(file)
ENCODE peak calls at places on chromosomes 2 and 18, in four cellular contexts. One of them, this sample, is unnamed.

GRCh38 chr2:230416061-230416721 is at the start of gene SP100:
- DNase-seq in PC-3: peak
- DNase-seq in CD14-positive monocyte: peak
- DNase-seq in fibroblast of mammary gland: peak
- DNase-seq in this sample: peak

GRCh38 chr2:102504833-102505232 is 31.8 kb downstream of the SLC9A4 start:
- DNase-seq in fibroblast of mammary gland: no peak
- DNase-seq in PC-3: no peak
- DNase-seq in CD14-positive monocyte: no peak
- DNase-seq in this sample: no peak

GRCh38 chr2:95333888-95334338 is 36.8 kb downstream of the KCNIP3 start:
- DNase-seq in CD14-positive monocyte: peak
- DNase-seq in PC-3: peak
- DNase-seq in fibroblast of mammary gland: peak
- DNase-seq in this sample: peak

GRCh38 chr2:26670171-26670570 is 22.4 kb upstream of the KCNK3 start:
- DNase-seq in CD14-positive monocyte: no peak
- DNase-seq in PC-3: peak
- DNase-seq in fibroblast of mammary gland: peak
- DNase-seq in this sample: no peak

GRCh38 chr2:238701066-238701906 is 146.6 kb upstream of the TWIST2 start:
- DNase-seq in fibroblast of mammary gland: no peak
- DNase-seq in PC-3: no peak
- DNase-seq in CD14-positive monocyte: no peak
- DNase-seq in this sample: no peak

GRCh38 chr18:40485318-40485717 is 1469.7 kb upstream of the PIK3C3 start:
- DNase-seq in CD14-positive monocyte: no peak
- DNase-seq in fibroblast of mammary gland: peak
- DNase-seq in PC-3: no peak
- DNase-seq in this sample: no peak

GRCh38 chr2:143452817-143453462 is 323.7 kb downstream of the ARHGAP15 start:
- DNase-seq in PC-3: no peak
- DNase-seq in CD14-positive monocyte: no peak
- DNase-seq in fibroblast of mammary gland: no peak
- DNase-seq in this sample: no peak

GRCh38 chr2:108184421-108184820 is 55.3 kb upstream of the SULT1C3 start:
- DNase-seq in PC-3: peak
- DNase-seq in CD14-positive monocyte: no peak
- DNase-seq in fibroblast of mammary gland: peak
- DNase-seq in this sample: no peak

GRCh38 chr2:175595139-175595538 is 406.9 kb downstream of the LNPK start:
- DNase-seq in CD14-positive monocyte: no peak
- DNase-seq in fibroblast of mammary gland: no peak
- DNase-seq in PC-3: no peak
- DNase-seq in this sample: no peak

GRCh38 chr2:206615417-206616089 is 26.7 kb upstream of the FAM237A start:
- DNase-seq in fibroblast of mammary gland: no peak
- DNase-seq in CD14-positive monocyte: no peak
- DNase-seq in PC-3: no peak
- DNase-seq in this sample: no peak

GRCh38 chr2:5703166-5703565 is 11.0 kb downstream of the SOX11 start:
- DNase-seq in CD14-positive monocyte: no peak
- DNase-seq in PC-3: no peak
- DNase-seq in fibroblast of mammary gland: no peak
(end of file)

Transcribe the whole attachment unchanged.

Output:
ENCODE peak calls at places on chromosomes 2 and 18, in four cellular contexts. One of them, this sample, is unnamed.

GRCh38 chr2:230416061-230416721 is at the start of gene SP100:
- DNase-seq in PC-3: peak
- DNase-seq in CD14-positive monocyte: peak
- DNase-seq in fibroblast of mammary gland: peak
- DNase-seq in this sample: peak

GRCh38 chr2:102504833-102505232 is 31.8 kb downstream of the SLC9A4 start:
- DNase-seq in fibroblast of mammary gland: no peak
- DNase-seq in PC-3: no peak
- DNase-seq in CD14-positive monocyte: no peak
- DNase-seq in this sample: no peak

GRCh38 chr2:95333888-95334338 is 36.8 kb downstream of the KCNIP3 start:
- DNase-seq in CD14-positive monocyte: peak
- DNase-seq in PC-3: peak
- DNase-seq in fibroblast of mammary gland: peak
- DNase-seq in this sample: peak

GRCh38 chr2:26670171-26670570 is 22.4 kb upstream of the KCNK3 start:
- DNase-seq in CD14-positive monocyte: no peak
- DNase-seq in PC-3: peak
- DNase-seq in fibroblast of mammary gland: peak
- DNase-seq in this sample: no peak

GRCh38 chr2:238701066-238701906 is 146.6 kb upstream of the TWIST2 start:
- DNase-seq in fibroblast of mammary gland: no peak
- DNase-seq in PC-3: no peak
- DNase-seq in CD14-positive monocyte: no peak
- DNase-seq in this sample: no peak

GRCh38 chr18:40485318-40485717 is 1469.7 kb upstream of the PIK3C3 start:
- DNase-seq in CD14-positive monocyte: no peak
- DNase-seq in fibroblast of mammary gland: peak
- DNase-seq in PC-3: no peak
- DNase-seq in this sample: no peak

GRCh38 chr2:143452817-143453462 is 323.7 kb downstream of the ARHGAP15 start:
- DNase-seq in PC-3: no peak
- DNase-seq in CD14-positive monocyte: no peak
- DNase-seq in fibroblast of mammary gland: no peak
- DNase-seq in this sample: no peak

GRCh38 chr2:108184421-108184820 is 55.3 kb upstream of the SULT1C3 start:
- DNase-seq in PC-3: peak
- DNase-seq in CD14-positive monocyte: no peak
- DNase-seq in fibroblast of mammary gland: peak
- DNase-seq in this sample: no peak

GRCh38 chr2:175595139-175595538 is 406.9 kb downstream of the LNPK start:
- DNase-seq in CD14-positive monocyte: no peak
- DNase-seq in fibroblast of mammary gland: no peak
- DNase-seq in PC-3: no peak
- DNase-seq in this sample: no peak

GRCh38 chr2:206615417-206616089 is 26.7 kb upstream of the FAM237A start:
- DNase-seq in fibroblast of mammary gland: no peak
- DNase-seq in CD14-positive monocyte: no peak
- DNase-seq in PC-3: no peak
- DNase-seq in this sample: no peak

GRCh38 chr2:5703166-5703565 is 11.0 kb downstream of the SOX11 start:
- DNase-seq in CD14-positive monocyte: no peak
- DNase-seq in PC-3: no peak
- DNase-seq in fibroblast of mammary gland: no peak